West Ham United
12:00 PM UTC
Game Details

Do the U.S. and Mexico care about the Gold Cup anymore?

Gold Cup

Christian Pulisic doesn't need to be the U.S. star vs. Mexico, but he must start's Russ Thaler and Simon Borg discuss possible lineups for the USMNT ahead of their first Hex game.

COLUMBUS, Ohio -- As hype trains go, the one attached to U.S. midfielder Christian Pulisic has already gone through a few sets of brake pads.

Everyone from Borussia Dortmund manager Thomas Tuchel to U.S. manager Jurgen Klinsmann to Pulisic's U.S. teammates have tried to temper expectations. Just last weekend, U.S. goalkeeper Tim Howard attempted to lower the volume surrounding the 18-year-old.

"I think we have to as a whole -- as a team, as U.S. Soccer -- we need to protect [Pulisic]," he said. "He's one of these prodigies that comes around every 10 years or so. It's great. It's great that he's playing minutes, it's great that he wants to shoulder that load, but we don't need him to be the savior. We need him to play well for us and do good things, but we need to protect him."

The step-by-step approach of Tuchel and Klinsmann over the past year has been utterly sensible. Pulisic has been given increasing doses of playing time and responsibility, but at this point, the plea for caution isn't working, especially ahead of Friday's World Cup qualifier against bitter rivals Mexico. In fact, it will be a massive shock if Pulisic doesn't start the match in Columbus, Ohio, which would be his first against El Tri at any level.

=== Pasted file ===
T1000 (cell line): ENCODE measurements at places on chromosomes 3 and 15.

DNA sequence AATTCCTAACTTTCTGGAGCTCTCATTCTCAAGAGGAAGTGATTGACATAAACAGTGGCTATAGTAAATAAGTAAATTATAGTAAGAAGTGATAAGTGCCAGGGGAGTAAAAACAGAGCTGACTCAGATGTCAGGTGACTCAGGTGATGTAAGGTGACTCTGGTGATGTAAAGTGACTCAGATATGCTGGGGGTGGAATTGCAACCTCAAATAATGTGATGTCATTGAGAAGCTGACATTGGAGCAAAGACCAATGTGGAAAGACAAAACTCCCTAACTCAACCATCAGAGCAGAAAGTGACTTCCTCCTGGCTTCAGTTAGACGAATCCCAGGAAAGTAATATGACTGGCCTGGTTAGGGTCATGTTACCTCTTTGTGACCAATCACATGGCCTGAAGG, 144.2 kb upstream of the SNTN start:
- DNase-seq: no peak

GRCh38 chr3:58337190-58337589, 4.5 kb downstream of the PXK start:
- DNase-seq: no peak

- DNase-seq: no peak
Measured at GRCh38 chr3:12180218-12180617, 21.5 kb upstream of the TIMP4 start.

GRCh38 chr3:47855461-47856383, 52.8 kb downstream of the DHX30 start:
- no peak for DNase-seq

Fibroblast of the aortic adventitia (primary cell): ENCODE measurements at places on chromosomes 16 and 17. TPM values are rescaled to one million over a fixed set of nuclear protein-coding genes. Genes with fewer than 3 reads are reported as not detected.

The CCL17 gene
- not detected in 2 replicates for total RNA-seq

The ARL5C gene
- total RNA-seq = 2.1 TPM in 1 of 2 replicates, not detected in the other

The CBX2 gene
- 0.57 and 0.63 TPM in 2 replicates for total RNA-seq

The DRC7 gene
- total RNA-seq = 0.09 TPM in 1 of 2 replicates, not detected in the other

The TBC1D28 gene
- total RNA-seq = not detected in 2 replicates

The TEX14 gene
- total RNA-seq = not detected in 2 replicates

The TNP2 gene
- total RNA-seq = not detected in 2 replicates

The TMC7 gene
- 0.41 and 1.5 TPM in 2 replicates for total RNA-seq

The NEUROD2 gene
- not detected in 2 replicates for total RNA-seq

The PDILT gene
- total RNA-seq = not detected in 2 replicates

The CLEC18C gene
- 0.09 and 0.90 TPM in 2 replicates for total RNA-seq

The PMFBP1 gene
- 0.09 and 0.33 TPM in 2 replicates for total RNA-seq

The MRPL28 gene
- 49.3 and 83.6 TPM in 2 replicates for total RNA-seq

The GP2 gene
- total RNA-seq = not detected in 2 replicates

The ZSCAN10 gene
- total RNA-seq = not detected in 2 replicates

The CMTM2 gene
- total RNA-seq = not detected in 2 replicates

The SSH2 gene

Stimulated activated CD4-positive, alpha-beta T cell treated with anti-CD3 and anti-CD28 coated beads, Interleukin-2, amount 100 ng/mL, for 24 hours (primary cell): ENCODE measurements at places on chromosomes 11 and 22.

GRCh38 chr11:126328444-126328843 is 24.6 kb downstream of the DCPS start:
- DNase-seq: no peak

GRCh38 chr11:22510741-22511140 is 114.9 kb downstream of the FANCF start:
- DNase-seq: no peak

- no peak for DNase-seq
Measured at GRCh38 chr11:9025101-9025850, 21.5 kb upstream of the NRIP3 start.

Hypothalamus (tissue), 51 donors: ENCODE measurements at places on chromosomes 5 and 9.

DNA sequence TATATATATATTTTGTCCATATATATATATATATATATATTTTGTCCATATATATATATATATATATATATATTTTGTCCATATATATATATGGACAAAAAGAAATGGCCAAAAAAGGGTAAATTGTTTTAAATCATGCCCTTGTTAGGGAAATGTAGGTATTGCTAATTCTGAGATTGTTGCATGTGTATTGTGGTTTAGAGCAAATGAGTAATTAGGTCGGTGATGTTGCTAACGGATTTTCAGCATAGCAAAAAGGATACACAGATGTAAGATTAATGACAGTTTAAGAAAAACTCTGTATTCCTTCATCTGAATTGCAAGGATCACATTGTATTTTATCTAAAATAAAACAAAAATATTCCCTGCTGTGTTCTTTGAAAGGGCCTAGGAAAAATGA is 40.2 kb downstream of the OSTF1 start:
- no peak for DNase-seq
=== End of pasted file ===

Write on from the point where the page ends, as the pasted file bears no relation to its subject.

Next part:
Ask Pulisic if he needs to be protected, and one can sense inner conflict.

"The competitive side of me wants to just play whenever I get the chance," he said Wednesday during a roundtable with reporters. "It's not like I want to hold back, but I understand what people say. At a young age, it is a lot, and this past year has put a big mental strain on me.

"I can understand what they mean, just taking it slower, whether it's not being in every game or every tough situation like that, just to ease me into it. But a part of me thinks that's the dumbest thing I've ever heard because I just want to go out and play. I can see both sides."

Christian Pulisic is young but has handled the hype impressively. There's no reason to bench him against Mexico.

At this stage, holding Pulisic back seems dumb indeed, as he has blasted through almost every obstacle in his path. There has been the occasional stumble, such as when he was subbed at halftime during a 2-0 loss to Bayer Leverkusen back on Oct. 1. But for the most part, Pulisic's progression has been shockingly steep and linear.

He's starting matches in both the Bundesliga and the Champions League for a side stocked with high-profile players. He has broken several youngest-ever scoring records for both club and country. Pulisic has seemed to take it all in without showing a shred of self-doubt or anxiety about the expectations placed on him, which at a club such as Dortmund are considerable.

Still, Pulisic is like everyone else. He both feels and has wrestled with the pressure.

"After, say, I don't play one game or I don't have the best game or something like that, I panic. I'm like, 'What am I doing here? I'm expected to be so much better this,'" he said. "I talk to [my parents], and they're like, 'Christian, you're 18. You have so much to learn.' It's just simple stuff like that. Or even if it's nothing to do with soccer. I'm just over there in Europe.

"My dad's been there with me, but it could be I'm just alone one day and I'm just not feeling good. I'm going to training, and I'm thinking, 'Man, I want to be with my friends, home, going to school, having fun with them.' Or something like that. It's just talking to them and kind of understanding that it's a process. There are definitely hard parts, but the good parts are just way too good."